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Entering Large Time Values

Please Note: This article is written for users of the following Microsoft Excel versions: 97, 2000, 2002, and 2003. If you are using a later version (Excel 2007 or later), this tip may not work for you. For a version of this tip written specifically for later versions of Excel, click here: Entering Large Time Values.

If you format a cell for elapsed time (using a custom display format of [h]:mm:ss), then Excel allows you to enter hours, minutes and seconds into that cell. For instance, you could simply enter 129:14:30 to signify 129 hours, 14 minutes, and 30 seconds. You run into a problem, however, if you try to enter very large time values into the cell. When you try to enter time values in excess of 10,000 hours, as in 12721:52:45, then Excel won't parse the entry as a time, but treats it as text.

The interesting thing is that when a cell is formatted for elapsed time using [h]:mm:ss, the cell can easily display elapsed times that have more than 10,000 hours. Thus, you can sum a range of cells to result in a value more than 10,000 hours, but you cannot enter a larger value.

Unfortunately, there seems to be no way around this in Excel. The best solution, however, might be to rethink how the data is entered. After all, 10,000 hours is equal to 416 days and 16 hours—well over a year. You could easily create a column for entering days and use another for partial days. A third column could then use a formula to return the elapsed hours based on the other two columns.

Another solution is to simply not rely on Excel to do the parsing of your input. If you have a huge number of hours to enter (such as 32,315), then you could enter the following in the cell:

=32315/24

Excel maintains what you enter as a formula, but displays the proper number of hours, minutes, and seconds. If you want to get more precise, you can enter a fractional amount that represents the portion of an hour represented by your time. For instance, 37 minutes and 15 seconds is 0.620833 of an hour. Thus, you could enter the hours as follows:

=32315.620833/24

Of course, entering times in this manner can get tedious, particularly when you have calculate the fractional portion of an hour represented by minutes and seconds. To overcome this, you could create a custom function that allows you to enter hours, minutes, and seconds, and returns a value that is easily formatted using the elapsed time format. The following function will do the trick:

Public Function RealBigTime(hr As Double, _
  min As Double, sec As Double) As Double
    Dim hr1 As Double
    Dim min1 As Double
    Dim sec1 As Double

    Application.Volatile
    hr1 = hr / 24
    min1 = min / 24 / 60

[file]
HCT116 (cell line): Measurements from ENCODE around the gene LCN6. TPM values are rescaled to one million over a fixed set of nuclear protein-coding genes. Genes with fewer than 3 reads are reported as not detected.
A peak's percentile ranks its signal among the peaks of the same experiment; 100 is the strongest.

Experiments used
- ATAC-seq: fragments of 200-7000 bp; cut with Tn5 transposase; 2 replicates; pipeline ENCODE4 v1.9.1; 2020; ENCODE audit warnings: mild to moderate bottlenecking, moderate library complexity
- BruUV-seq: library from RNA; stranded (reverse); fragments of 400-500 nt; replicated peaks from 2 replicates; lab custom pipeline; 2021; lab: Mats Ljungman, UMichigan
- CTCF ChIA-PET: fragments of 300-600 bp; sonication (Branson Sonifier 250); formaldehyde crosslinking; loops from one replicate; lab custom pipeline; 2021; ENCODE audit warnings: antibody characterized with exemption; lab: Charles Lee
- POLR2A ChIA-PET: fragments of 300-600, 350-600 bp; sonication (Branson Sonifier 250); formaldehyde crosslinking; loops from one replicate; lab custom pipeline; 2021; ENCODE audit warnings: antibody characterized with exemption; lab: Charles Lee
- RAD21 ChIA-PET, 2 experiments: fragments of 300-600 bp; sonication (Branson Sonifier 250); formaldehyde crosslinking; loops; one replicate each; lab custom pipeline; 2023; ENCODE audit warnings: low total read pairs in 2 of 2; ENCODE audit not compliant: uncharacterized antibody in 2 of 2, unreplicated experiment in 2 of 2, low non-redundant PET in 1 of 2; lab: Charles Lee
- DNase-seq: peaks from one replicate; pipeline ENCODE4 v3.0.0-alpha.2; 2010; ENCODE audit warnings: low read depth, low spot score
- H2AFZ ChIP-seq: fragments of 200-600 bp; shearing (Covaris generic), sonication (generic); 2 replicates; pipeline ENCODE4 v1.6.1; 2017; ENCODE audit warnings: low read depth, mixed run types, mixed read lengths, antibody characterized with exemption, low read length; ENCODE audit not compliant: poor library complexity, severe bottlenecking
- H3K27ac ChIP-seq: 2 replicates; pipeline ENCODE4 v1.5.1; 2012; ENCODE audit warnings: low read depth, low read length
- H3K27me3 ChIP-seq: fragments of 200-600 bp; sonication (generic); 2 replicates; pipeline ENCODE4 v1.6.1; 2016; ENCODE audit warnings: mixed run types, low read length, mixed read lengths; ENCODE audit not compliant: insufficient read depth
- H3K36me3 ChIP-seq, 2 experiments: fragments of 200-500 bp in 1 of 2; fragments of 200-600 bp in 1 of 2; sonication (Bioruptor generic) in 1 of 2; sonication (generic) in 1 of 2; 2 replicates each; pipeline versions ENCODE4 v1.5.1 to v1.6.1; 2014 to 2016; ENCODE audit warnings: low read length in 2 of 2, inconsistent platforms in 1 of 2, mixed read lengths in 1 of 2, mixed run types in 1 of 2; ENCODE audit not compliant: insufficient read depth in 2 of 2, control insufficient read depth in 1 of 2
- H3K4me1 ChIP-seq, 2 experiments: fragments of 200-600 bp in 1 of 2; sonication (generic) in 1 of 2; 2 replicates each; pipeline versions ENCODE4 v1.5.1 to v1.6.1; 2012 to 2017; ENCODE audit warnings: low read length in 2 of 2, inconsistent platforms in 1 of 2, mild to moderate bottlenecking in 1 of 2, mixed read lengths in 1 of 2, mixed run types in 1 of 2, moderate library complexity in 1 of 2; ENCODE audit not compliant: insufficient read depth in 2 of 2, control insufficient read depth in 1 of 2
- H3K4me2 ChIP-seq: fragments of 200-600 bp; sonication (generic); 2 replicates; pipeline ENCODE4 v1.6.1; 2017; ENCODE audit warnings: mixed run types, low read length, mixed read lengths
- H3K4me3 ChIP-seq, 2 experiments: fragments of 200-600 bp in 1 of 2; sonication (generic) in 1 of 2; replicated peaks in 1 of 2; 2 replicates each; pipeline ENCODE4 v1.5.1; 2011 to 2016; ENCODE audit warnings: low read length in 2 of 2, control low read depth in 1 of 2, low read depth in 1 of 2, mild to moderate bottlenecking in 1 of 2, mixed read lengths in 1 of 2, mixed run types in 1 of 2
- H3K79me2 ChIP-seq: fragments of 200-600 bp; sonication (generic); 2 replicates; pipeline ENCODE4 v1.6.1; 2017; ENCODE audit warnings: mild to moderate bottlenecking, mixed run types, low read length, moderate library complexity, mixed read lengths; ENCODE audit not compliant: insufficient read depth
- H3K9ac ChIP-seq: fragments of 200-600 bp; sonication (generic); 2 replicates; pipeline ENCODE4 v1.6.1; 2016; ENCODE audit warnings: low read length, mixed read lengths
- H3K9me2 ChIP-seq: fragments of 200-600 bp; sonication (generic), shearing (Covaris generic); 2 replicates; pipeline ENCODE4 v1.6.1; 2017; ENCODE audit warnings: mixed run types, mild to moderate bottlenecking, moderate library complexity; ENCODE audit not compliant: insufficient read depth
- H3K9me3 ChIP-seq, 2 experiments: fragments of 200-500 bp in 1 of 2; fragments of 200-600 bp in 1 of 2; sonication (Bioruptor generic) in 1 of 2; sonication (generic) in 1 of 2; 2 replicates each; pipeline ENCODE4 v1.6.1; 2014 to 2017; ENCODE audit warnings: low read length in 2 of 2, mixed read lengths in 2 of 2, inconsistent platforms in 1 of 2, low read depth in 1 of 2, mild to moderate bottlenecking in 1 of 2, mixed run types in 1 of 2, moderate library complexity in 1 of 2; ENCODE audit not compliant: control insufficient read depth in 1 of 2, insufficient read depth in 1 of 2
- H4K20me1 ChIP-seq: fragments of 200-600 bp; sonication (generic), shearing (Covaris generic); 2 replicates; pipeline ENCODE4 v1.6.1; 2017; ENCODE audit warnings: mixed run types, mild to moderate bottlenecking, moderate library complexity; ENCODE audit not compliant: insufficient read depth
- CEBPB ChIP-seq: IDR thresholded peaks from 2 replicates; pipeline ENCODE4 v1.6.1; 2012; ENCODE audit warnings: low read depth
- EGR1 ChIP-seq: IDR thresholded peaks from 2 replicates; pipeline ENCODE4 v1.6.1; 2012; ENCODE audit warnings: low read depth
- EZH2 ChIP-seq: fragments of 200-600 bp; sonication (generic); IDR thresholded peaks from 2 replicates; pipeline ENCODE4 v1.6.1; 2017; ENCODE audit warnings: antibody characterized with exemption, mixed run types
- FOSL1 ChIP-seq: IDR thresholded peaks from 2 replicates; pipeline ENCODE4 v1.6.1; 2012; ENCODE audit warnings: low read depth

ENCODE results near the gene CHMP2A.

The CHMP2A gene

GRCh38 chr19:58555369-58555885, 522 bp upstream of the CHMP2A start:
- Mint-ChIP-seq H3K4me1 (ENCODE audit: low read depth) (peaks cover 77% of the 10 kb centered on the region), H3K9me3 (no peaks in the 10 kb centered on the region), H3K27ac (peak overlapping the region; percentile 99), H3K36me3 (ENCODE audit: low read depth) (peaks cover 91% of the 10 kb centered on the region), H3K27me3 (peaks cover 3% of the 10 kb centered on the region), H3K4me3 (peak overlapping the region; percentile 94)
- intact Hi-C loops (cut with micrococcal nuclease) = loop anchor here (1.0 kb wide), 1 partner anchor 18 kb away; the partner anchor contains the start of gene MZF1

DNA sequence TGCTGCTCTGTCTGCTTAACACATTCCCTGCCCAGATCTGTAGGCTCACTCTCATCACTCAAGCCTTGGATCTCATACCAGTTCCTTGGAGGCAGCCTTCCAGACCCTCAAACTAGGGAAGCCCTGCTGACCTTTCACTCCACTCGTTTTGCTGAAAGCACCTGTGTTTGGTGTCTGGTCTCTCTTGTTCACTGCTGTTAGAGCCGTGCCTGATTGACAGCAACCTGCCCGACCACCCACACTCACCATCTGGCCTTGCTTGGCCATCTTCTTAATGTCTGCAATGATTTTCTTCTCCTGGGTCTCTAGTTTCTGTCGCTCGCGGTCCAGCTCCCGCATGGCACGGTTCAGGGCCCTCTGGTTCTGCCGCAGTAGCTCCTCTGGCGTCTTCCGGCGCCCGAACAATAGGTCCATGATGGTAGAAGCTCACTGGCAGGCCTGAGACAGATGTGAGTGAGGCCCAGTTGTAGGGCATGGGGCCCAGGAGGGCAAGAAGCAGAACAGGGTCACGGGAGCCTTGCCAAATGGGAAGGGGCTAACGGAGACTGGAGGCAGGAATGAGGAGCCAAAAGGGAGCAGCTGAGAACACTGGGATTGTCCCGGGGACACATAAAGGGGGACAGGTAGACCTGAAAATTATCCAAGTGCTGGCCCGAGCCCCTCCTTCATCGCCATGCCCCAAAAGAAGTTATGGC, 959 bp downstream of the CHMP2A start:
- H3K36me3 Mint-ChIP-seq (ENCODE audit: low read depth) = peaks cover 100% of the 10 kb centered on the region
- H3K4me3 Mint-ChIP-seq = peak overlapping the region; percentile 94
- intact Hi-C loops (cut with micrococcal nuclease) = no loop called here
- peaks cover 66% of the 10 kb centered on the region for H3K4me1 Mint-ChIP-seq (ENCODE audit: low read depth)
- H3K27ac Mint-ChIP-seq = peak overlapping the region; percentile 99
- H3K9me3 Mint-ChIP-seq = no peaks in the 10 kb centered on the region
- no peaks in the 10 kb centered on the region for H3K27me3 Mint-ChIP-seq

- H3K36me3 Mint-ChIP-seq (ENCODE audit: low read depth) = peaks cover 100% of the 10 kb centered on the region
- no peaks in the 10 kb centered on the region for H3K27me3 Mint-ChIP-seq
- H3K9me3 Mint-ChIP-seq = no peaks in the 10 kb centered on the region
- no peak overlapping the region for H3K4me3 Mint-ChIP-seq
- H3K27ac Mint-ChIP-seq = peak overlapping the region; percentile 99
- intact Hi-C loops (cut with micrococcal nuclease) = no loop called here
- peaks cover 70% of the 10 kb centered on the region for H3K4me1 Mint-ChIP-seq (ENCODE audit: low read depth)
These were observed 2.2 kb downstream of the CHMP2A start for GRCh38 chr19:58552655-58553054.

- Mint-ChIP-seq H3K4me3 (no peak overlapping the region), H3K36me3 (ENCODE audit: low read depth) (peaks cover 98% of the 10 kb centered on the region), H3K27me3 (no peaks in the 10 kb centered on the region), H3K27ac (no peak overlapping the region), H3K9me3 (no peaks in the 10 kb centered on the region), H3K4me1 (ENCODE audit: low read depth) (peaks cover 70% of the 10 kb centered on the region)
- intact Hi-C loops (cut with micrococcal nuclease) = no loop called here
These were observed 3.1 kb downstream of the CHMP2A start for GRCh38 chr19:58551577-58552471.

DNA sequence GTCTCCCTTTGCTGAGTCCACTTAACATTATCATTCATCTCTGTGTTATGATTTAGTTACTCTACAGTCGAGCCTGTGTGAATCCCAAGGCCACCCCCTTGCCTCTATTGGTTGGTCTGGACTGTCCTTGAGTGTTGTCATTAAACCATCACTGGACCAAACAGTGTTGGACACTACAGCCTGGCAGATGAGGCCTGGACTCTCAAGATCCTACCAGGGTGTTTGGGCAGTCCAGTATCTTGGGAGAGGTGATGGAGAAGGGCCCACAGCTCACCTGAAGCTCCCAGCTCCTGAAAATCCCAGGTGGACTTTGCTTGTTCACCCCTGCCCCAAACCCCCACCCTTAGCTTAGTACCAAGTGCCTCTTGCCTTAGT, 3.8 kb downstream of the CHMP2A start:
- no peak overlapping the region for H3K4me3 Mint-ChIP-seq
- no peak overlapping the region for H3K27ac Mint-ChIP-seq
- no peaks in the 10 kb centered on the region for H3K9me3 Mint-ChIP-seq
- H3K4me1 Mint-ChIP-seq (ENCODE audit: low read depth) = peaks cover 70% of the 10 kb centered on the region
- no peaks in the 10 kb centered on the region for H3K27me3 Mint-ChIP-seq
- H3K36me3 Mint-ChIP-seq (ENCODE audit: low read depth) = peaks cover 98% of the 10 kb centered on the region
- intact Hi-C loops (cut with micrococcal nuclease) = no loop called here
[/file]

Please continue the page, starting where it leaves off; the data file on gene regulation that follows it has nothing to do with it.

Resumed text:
sec1 = sec / 24 / 60 / 60
    RealBigTime = hr1 + min1 + sec1
End Function

After creating the function, enter something like =RealBigTime(32341,30,45) in a cell. The result is a value that can be formatted with the elapsed time format to 32341:30:45.

ExcelTips is your source for cost-effective Microsoft Excel training. This tip (2038) applies to Microsoft Excel 97, 2000, 2002, and 2003. You can find a version of this tip for the ribbon interface of Excel (Excel 2007 and later) here: Entering Large Time Values.

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Comments for this tip:

Mzwa    02 Sep 2015, 11:03
Thanks for your post as it helped me find a solution to the same problem. By the way this is how I fixed my problem:

Say I had this 100709:10:20 and wanted to put it in a cell formated as [h]:mm:ss

1. I converted the time above to seconds on a temporary empty like this =(60*60*100709)+(60*10)+20 which gave me 362553020 seconds.
2. I then simply went to the cell I wanted to fill and converted the seconds back to normal time with this formula = 362553020/86400 and the problem was solved just like that.

Thanks again
Mzwa...
DJ Martinez    27 Jun 2013, 11:58
I just use a simple formula for hours minutes and seconds and then apply the [h]:mm:ss format.

For 32341:30:45 enter:
=32341/24 + 30/60/24 + 45/60/60/24

Then the apply the proper time format.


chris zimmerman    24 Sep 2012, 19:05
I found a work around, but it's a little bit of a pain. For my situation I had to find a way. So if you enter 24:00 into the cell it is equal to 1/1/1900 12:00:00 AM in the upper box where you would enter formulas. So if you need the cell to be 10000:00, you have to manualy change the date up top.So 10000 hours = 1 year,51 days, and 16 hours ruffly. So add that to 1/1/1900 12:00:00 AM should be changed to 2/19/1901 4:00:00 PM to equal 10000: hours
 
 

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